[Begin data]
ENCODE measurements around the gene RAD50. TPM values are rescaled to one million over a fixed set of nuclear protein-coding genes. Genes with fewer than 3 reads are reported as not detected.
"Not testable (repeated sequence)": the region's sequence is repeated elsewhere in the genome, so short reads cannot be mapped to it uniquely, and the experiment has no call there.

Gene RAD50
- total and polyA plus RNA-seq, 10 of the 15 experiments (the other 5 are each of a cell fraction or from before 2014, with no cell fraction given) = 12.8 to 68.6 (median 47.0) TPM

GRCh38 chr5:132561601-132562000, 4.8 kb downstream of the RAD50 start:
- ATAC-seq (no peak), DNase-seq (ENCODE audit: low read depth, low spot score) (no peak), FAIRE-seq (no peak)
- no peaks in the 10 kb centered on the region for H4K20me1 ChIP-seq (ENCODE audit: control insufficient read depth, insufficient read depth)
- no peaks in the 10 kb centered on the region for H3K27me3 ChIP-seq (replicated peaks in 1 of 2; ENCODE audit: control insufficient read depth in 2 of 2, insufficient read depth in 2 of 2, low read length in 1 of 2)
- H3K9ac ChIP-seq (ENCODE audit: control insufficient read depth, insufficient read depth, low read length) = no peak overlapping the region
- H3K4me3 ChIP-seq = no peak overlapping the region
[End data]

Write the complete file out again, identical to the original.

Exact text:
ENCODE measurements around the gene RAD50. TPM values are rescaled to one million over a fixed set of nuclear protein-coding genes. Genes with fewer than 3 reads are reported as not detected.
"Not testable (repeated sequence)": the region's sequence is repeated elsewhere in the genome, so short reads cannot be mapped to it uniquely, and the experiment has no call there.

Gene RAD50
- total and polyA plus RNA-seq, 10 of the 15 experiments (the other 5 are each of a cell fraction or from before 2014, with no cell fraction given) = 12.8 to 68.6 (median 47.0) TPM

GRCh38 chr5:132561601-132562000, 4.8 kb downstream of the RAD50 start:
- ATAC-seq (no peak), DNase-seq (ENCODE audit: low read depth, low spot score) (no peak), FAIRE-seq (no peak)
- no peaks in the 10 kb centered on the region for H4K20me1 ChIP-seq (ENCODE audit: control insufficient read depth, insufficient read depth)
- no peaks in the 10 kb centered on the region for H3K27me3 ChIP-seq (replicated peaks in 1 of 2; ENCODE audit: control insufficient read depth in 2 of 2, insufficient read depth in 2 of 2, low read length in 1 of 2)
- H3K9ac ChIP-seq (ENCODE audit: control insufficient read depth, insufficient read depth, low read length) = no peak overlapping the region
- H3K4me3 ChIP-seq = no peak overlapping the region